The Wall Street Journal gives me a laptop with Windows XP, an operating system I found satisfying when it came out eight years ago but that lacks a lot of modern touches, like a speedy file-search function. My home computer, meanwhile, is a two-year-old iMac running the Leopard version of Apple’s Macintosh operating system. Among other virtues, it’s got a search function called Spotlight that lets me track down files in a flash. Or take email. Please. There’s a limit on how much email employees can store on the company’s system, and I routinely bump into it. So, I need to spend time hunting through old notes in Microsoft Outlook and deciding what to keep and what to delete, or risk a shutdown of my account. I’m not the only one; a colleague told me she often receives messages with large attached files that overload her inbox while she’s asleep.
The Wall St. Journal’s Nick Winfield talks about something we Mac users often face in the workplace. Shitty, locked down Windows boxes that block sites we use and take forever to do basic computing operations. The question is: Why?
As the WSJ points out, the technology exists to divide work and play. Give me the $2000 you’d pay on my Thinkpad running XP and I’ll put a Citrix client on my MacBook and maybe a VMWare partition for the 10 year old Intranet. Meanwhile at home I’ll use a more robust Google Apps setup with 25GB of email storage. I’ll even have some change left over if you keep those Windows Active Directory jockeys away from me.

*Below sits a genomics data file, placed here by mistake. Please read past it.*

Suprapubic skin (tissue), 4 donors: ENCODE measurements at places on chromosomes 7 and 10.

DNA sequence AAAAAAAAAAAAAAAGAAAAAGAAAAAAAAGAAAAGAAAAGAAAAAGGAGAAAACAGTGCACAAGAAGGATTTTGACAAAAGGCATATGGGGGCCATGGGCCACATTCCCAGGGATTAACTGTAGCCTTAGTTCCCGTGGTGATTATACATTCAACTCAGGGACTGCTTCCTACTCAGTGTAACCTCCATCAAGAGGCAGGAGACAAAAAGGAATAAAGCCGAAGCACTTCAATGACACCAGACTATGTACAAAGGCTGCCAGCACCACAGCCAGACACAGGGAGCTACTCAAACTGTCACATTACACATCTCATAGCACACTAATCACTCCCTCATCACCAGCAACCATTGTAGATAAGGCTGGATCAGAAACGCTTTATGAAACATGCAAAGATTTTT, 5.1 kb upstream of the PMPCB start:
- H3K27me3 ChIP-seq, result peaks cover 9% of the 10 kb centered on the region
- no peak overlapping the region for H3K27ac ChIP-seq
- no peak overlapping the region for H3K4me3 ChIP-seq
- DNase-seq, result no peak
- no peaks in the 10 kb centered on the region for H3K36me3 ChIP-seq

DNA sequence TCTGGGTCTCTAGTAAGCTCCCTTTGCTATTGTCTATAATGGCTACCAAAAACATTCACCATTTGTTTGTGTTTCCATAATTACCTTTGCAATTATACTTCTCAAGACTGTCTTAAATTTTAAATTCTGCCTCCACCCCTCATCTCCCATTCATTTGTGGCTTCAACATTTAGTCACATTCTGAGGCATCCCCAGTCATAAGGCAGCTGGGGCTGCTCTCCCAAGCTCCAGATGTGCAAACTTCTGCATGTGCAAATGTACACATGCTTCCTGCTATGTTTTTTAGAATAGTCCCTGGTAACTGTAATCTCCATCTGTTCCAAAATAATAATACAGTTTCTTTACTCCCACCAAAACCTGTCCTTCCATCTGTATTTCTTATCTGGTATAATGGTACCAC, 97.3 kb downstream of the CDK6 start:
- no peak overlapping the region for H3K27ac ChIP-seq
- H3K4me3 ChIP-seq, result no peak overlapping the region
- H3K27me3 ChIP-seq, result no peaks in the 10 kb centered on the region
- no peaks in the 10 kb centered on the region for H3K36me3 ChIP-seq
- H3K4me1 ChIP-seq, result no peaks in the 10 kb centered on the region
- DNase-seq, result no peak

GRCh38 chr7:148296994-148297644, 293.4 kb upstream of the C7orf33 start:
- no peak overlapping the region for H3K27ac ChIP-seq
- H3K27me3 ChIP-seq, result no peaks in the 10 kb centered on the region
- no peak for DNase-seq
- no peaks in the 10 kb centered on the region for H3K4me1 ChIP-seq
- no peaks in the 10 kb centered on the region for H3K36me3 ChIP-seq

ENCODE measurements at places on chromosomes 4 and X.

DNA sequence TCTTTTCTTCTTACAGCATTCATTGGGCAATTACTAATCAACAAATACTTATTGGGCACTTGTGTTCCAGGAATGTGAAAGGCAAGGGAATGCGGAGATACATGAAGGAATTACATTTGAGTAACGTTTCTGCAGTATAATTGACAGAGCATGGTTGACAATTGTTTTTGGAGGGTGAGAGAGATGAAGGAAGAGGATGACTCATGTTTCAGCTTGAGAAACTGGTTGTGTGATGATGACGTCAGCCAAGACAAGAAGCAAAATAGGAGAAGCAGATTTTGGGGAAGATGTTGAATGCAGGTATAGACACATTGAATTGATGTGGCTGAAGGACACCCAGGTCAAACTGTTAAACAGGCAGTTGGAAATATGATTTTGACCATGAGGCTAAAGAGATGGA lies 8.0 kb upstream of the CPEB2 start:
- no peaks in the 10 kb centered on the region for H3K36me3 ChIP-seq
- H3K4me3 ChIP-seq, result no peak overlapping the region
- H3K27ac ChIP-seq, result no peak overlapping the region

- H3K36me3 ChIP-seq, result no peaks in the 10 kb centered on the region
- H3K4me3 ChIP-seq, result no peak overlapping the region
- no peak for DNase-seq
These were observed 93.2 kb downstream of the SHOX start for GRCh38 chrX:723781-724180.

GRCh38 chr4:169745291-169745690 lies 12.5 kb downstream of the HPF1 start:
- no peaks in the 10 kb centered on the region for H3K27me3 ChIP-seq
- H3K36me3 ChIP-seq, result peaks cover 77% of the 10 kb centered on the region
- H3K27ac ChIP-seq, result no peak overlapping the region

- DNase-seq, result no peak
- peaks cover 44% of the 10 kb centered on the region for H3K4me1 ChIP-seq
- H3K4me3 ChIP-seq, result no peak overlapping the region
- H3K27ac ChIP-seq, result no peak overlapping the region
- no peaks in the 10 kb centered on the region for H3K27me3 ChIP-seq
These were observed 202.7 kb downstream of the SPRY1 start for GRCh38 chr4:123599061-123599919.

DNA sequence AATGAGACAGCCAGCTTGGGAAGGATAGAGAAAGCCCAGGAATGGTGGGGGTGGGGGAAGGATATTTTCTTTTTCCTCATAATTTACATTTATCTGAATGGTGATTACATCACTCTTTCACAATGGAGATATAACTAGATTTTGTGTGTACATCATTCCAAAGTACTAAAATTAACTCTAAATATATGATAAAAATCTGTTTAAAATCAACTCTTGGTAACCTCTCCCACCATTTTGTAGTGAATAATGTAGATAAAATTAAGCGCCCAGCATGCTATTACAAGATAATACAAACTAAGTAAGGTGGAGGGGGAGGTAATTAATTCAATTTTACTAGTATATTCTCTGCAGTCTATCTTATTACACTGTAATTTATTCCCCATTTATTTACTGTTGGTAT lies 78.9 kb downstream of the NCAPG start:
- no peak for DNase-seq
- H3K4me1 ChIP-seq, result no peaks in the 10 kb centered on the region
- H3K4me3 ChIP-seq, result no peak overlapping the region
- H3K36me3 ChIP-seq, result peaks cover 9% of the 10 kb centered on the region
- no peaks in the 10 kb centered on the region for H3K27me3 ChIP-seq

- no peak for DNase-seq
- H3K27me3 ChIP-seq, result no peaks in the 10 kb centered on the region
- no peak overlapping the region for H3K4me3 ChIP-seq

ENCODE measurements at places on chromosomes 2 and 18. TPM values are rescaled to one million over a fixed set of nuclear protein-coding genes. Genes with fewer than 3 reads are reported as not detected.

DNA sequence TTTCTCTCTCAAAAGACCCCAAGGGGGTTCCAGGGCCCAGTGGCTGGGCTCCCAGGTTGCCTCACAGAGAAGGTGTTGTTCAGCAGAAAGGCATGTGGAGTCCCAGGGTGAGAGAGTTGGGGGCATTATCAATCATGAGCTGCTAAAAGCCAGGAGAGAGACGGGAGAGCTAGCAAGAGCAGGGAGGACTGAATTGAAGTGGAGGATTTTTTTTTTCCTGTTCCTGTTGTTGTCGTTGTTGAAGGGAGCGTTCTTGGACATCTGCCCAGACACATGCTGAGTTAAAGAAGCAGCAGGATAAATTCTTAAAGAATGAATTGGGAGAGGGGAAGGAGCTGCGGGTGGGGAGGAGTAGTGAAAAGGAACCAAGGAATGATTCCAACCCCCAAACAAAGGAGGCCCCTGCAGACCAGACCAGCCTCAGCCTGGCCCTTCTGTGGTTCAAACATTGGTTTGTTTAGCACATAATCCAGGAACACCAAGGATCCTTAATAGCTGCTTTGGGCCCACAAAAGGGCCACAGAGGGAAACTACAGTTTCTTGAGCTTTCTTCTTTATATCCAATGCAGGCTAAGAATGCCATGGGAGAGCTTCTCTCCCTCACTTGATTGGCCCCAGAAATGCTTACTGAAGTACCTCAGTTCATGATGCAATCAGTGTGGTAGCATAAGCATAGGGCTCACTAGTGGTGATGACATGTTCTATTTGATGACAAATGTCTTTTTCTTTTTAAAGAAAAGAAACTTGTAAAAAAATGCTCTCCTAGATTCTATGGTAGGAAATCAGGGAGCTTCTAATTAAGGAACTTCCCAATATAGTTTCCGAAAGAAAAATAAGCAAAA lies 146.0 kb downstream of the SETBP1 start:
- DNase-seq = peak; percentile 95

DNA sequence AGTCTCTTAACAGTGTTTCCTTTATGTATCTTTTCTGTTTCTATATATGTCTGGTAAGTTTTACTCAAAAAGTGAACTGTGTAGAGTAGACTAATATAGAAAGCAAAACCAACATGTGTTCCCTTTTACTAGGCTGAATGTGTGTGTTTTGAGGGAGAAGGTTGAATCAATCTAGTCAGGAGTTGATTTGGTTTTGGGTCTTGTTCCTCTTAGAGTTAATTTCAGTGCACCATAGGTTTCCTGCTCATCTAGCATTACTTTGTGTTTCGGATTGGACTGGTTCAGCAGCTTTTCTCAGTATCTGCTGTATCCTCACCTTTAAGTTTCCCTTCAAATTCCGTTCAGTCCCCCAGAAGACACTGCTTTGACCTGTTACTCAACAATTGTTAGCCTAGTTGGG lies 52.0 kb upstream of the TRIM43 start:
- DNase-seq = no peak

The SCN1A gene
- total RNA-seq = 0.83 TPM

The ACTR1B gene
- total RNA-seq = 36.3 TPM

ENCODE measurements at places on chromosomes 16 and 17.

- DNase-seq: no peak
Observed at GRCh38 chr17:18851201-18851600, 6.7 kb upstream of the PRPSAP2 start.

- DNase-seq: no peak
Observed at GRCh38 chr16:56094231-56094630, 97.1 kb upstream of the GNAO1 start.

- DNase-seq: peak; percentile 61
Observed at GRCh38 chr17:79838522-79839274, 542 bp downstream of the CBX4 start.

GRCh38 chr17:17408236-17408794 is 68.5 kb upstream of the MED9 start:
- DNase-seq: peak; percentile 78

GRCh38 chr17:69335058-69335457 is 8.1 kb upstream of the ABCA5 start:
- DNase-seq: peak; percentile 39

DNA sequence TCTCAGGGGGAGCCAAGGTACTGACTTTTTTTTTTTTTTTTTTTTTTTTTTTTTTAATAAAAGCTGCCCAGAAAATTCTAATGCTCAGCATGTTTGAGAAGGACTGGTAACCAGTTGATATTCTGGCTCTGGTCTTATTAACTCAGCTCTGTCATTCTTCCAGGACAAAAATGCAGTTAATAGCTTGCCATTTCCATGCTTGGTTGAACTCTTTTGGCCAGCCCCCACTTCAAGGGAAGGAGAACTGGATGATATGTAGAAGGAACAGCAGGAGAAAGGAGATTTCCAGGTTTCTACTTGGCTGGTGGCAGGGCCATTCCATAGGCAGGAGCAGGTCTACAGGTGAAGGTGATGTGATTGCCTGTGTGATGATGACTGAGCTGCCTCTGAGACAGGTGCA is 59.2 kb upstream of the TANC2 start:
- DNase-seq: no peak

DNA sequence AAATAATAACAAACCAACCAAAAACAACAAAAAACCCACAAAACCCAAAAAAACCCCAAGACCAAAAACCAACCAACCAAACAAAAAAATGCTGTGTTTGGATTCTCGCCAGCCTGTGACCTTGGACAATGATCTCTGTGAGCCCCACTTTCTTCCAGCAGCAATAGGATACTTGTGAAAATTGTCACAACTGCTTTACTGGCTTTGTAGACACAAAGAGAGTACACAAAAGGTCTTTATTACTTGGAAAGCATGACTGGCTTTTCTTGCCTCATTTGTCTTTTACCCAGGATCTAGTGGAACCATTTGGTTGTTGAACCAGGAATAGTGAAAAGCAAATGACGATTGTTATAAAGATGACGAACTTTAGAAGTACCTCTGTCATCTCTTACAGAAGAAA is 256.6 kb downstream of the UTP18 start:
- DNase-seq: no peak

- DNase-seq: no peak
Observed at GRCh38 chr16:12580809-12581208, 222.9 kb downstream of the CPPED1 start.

It isn’t just desktops. The story talks about Kraft’s experiment to give users a choice on phones. No surprise that 60% chose iPhones. Kraft employees were choosing Macs despite (or perhaps because?) the fact that they wouldn’t get support from IT.
The message isn’t explicitly Windows PC vs. Mac / Microsoft Servers vs. Cloud / iPhone vs. BBY, but that is how it reads.
The story is a great read and includes an audio portion as well. Also not blocked by the WSJ Paywall for the moment.